Washington (CNN) – Congress just got one more incentive to find a compromise over government spending before the standoff leads to a government shutdown.
The Senate passed a bill by unanimous consent late Tuesday that would withhold pay for members of Congress and the president if a government shutdown were to happen.
Democratic Sens. Bob Casey of Pennsylvania and Barbara Boxer of California introduced the bill last week, arguing that if a standoff over government spending leads to a government shutdown, politicians should "feel the pain," too.
"We have to take steps to make sure that elected officials here are living by the same rules as everyone else," Casey said during a news conference last Thursday.
During the news conference the two senators made a point of highlighting various reports that said Republicans were not ruling out a possible shutdown.
The specter of a government shutdown has been hanging over the current debate on a government spending bill. The funding measure expires March 4, and if the two parties can't come to an agreement on spending cuts before then, a short term measure to keep the government running would need to pass to avoid a government shutdown.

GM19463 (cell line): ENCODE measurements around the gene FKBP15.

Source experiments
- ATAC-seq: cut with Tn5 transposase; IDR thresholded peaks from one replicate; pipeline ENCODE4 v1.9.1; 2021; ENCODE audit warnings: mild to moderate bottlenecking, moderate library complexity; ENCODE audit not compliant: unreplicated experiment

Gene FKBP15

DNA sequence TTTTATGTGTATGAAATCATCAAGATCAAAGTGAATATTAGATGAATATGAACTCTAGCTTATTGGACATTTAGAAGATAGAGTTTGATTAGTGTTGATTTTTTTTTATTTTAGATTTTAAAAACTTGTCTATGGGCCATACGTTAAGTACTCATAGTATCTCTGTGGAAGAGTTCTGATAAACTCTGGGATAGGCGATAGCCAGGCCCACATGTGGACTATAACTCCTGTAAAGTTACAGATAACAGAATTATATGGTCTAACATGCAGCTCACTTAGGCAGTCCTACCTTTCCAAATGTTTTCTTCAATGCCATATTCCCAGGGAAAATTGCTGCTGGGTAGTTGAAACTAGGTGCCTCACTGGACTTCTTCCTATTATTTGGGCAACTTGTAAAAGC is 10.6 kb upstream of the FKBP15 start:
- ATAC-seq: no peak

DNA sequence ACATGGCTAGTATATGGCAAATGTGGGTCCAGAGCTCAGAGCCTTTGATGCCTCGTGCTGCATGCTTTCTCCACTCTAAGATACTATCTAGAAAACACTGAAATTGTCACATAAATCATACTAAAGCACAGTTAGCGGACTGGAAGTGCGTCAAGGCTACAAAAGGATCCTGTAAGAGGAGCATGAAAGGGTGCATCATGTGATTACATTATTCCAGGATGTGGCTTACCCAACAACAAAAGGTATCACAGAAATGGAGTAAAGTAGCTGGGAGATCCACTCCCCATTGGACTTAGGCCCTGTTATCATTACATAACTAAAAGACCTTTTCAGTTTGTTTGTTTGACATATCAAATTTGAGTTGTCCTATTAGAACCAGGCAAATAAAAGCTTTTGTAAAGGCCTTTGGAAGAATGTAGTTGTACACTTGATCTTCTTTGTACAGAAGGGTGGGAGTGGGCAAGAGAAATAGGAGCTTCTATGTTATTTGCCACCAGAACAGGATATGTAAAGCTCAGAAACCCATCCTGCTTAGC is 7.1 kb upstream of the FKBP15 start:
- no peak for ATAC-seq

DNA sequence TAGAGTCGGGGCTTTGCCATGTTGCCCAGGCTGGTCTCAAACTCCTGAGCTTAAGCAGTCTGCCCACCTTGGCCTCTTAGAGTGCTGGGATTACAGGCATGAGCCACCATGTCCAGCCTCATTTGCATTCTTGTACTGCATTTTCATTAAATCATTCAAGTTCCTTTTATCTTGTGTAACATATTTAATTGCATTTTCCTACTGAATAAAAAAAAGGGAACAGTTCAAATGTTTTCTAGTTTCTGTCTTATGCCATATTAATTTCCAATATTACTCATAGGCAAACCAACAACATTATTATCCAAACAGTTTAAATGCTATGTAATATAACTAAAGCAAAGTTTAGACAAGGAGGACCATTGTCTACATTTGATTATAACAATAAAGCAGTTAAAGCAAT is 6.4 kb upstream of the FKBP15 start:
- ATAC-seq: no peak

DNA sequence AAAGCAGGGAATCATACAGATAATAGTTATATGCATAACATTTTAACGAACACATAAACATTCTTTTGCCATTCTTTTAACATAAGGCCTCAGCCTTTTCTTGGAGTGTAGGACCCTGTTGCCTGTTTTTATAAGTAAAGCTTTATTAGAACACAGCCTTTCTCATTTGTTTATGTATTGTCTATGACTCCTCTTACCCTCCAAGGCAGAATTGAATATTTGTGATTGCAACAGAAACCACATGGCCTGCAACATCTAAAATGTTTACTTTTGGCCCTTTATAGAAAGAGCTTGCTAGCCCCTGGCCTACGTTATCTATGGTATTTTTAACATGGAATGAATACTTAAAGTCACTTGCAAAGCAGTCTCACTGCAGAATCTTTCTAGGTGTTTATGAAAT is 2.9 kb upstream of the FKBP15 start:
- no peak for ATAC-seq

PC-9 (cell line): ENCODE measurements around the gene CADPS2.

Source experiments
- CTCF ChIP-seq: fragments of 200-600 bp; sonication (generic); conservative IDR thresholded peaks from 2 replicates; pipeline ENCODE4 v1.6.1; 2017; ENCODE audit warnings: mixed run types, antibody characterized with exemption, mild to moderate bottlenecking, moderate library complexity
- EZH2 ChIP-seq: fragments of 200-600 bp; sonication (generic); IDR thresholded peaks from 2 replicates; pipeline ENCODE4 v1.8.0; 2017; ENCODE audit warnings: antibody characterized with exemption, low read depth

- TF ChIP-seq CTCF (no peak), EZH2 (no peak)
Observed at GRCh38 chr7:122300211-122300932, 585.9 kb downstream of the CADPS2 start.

Members of Congress and the president fall under mandatory spending, and their paychecks would not be affected in the case of a shutdown, according to Sens. Boxer and Casey. Under their proposal, that loophole would close. Additionally, the legislation would not allow back pay for lawmakers and the president for any days worked during a shutdown.
"If the government is forced to shut down, members of Congress and the president should be treated the same way as all other federal employees," said Boxer. "We should not be paid, and to take it one step further, we should not be paid retroactively once the government reopens."
"We should feel the pain," Boxer said, "and we hope that this is such a simple piece of legislation, it's so fair, that it will wake people up."